Witcheye is a colorful retro-style platformer developed by Moon Kid and published by Devolver Digital. You play as a witch whose spell ingredients have been stolen by an enterprising knight. The form that you move takes shape as an eyeball…you know…a witch’s eye…get it? (cue groans). As this witch-eyeball, you’re able to stop and start your progress with any button, which you can use to your advantage as you move through the classic platforming levels.
The controls are simple and easy to understand. On the Switch, those controls are pretty much just moving around and stopping when you need to strategize. Again, you can do that with any button, so it’s easy to pick up and start playing. I liked the controls on the docked Switch better than the handheld, as I found myself frustrated more often whenever it wasn’t hooked up to the TV.
You move around the world and defeat enemies by bouncing into them, which gets harder and harder as you have to do so in more difficult ways. Most of the time, though, it wasn’t the enemies themselves that stumped me but the diamonds that serve as collectibles. There were several times that I went back to a level to try and find the last diamond, only to give up defeat after bouncing into every surface I could find. Maybe I’m just a failure, sure, but I wasn’t a failure who felt like I could reasonably get all the collectibles.
As a Switch game, Witcheye felt a little simplistic, and I wasn’t fully engaged with what was happening all the time. But the game is also out on iOS, and I think this game is probably a fantastic mobile game, as well as a great game to have undocked and portable. I found the slightly mindless repetition of the levels to be perfect when I was trying to concentrate on a podcast or half-watch a TV show. It makes me wish I’d played it on iOS, because I think it would excel there.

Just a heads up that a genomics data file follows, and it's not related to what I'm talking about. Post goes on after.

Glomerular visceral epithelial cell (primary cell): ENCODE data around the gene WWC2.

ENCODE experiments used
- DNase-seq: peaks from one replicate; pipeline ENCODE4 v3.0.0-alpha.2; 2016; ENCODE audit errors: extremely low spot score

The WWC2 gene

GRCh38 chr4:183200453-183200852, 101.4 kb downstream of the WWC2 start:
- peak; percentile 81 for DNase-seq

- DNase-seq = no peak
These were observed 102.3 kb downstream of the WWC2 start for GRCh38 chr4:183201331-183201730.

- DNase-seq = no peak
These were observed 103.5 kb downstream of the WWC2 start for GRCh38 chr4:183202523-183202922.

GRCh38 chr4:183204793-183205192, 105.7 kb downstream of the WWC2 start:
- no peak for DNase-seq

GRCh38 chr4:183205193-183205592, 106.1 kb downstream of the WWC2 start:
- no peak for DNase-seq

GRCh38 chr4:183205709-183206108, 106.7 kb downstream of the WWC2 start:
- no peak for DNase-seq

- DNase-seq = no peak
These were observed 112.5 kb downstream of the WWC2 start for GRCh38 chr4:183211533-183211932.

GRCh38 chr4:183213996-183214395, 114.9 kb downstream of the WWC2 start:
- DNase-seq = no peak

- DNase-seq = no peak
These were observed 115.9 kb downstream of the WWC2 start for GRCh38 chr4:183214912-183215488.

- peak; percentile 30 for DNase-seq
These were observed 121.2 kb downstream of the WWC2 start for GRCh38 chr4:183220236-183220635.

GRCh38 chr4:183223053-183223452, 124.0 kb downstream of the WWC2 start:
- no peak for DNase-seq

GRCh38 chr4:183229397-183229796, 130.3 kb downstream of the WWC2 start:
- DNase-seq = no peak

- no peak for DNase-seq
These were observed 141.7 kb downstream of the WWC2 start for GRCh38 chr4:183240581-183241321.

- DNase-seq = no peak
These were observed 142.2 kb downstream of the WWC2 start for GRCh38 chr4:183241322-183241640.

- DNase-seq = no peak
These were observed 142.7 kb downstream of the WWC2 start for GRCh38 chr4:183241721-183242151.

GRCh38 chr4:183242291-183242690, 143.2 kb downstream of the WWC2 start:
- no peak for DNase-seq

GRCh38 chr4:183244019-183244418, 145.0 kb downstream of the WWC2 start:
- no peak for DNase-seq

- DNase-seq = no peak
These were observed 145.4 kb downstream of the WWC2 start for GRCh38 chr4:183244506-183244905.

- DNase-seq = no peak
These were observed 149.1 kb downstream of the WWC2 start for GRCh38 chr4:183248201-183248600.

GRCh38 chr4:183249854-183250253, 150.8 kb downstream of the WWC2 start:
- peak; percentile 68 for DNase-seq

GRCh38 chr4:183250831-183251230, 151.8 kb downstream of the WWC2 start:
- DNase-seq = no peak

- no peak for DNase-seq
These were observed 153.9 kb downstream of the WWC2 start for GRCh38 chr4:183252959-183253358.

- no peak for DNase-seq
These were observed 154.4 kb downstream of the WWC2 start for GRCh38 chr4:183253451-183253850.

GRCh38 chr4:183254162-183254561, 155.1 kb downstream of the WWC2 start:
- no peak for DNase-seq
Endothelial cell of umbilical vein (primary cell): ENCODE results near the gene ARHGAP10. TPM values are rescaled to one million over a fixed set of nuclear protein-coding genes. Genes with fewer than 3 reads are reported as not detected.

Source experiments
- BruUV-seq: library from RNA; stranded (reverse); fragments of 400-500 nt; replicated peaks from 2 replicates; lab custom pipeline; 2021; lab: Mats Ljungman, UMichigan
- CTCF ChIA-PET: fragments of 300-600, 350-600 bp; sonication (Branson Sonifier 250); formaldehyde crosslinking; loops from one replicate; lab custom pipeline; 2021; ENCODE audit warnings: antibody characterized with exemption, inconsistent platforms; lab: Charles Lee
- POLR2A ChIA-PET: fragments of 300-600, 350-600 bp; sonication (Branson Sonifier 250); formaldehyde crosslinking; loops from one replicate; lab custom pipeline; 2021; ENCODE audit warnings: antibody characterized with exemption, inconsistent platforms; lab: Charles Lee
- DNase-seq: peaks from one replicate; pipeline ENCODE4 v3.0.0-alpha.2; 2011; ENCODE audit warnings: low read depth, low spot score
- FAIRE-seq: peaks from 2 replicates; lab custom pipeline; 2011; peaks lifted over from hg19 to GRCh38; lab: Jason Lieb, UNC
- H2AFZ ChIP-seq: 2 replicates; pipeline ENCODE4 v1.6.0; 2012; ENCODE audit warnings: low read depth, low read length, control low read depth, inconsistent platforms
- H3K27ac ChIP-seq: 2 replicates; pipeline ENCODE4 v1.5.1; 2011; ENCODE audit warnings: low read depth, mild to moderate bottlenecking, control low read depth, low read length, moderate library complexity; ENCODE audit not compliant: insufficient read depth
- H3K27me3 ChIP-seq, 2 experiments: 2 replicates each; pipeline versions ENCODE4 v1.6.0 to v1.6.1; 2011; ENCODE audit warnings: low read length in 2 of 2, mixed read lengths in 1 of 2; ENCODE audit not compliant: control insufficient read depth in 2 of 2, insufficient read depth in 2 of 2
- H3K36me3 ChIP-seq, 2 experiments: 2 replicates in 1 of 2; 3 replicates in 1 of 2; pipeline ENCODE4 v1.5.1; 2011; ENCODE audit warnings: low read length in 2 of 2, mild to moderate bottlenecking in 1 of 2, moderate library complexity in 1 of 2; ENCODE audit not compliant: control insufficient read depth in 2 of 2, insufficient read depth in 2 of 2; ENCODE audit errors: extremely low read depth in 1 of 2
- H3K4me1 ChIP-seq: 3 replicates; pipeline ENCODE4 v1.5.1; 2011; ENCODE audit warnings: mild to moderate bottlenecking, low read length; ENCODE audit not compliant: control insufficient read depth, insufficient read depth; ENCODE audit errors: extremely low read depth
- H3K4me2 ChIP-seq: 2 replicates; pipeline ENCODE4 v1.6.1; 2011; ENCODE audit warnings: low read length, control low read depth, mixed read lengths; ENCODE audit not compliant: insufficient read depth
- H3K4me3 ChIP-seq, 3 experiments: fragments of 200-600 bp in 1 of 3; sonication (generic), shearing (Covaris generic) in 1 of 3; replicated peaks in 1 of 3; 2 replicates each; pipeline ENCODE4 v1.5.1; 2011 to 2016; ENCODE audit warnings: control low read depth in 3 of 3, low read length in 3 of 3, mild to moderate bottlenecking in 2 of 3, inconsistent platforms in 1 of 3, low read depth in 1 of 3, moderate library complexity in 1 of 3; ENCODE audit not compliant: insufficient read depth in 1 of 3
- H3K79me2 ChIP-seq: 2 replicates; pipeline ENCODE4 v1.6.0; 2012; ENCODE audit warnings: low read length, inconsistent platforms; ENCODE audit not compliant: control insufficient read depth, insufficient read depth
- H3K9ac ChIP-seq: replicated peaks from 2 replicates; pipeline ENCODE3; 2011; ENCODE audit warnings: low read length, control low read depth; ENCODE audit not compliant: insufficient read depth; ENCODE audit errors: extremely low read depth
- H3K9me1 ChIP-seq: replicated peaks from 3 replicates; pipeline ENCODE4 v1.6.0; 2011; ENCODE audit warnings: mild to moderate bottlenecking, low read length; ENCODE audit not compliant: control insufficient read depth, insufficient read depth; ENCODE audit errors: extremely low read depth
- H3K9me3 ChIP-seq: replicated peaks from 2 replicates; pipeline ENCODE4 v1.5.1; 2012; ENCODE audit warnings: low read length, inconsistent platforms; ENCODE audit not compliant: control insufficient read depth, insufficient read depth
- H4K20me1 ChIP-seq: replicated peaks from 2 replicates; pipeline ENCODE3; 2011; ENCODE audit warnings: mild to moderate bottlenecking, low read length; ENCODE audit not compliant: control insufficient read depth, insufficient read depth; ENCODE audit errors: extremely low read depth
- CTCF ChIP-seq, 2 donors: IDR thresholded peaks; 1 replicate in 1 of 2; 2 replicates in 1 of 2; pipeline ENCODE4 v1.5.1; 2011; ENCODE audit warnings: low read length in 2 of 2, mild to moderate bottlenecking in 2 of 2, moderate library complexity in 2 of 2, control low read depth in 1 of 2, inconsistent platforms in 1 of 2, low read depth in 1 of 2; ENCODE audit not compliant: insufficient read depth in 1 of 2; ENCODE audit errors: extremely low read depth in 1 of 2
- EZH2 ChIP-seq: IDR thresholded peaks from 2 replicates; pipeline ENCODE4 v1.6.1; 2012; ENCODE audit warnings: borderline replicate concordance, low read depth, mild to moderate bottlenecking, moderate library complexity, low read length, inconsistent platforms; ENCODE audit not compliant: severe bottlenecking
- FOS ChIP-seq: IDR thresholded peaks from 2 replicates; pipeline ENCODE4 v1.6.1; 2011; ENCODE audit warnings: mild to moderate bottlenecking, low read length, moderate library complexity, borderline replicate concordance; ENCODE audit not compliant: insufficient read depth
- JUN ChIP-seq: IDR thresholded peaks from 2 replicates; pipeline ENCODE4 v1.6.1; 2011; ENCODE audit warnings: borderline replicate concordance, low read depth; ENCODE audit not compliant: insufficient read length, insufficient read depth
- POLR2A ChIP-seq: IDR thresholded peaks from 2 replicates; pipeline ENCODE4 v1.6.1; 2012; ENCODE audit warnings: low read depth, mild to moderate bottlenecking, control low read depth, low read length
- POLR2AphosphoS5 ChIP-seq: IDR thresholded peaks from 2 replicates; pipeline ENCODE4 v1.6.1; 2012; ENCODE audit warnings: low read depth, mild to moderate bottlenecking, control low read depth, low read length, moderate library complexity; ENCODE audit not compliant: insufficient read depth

Double, Double, Toil, and Trouble
The visuals of Witcheye are a big step above average mobile game graphics, although, again, they were a little simple on the Switch. There are all sorts of fun things to look at that often work in tandem with the gameplay, like orange trees that rustle and hide your enemies from your sightline. Sure, it’s nothing completely new, but I really liked the design of the witch and the visual juxtapositions of a lot of the colors.
The opening is short and cute, setting you up to understand the pretty minimal story that’s going on here. For this type of game, though, I don’t need a huge story, just something to push me through the stages. And as long as I had something to put on in the background, I was motivated to play and had a good time doing so. If it was still normal to go outside and travel places, I’d recommend playing this on public transport.
Witcheye is fun, and it’s cute, and it’s got some great visuals and a cool control system. I think it’s the perfect game to vibe to something else with, which is a type of experience that everyone with a short attention span like me needs. Everything it fails in is simply due to being a game designed for another platform, and so I heartily recommend buying Witcheye…preferably on mobile.
***A Switch code was provided by the publisher***
- easy, simple controls
- bright, fun visuals
- interesting boss fights
- mindless fun
- a little repetitive
- clunky on Switch
- basic storyline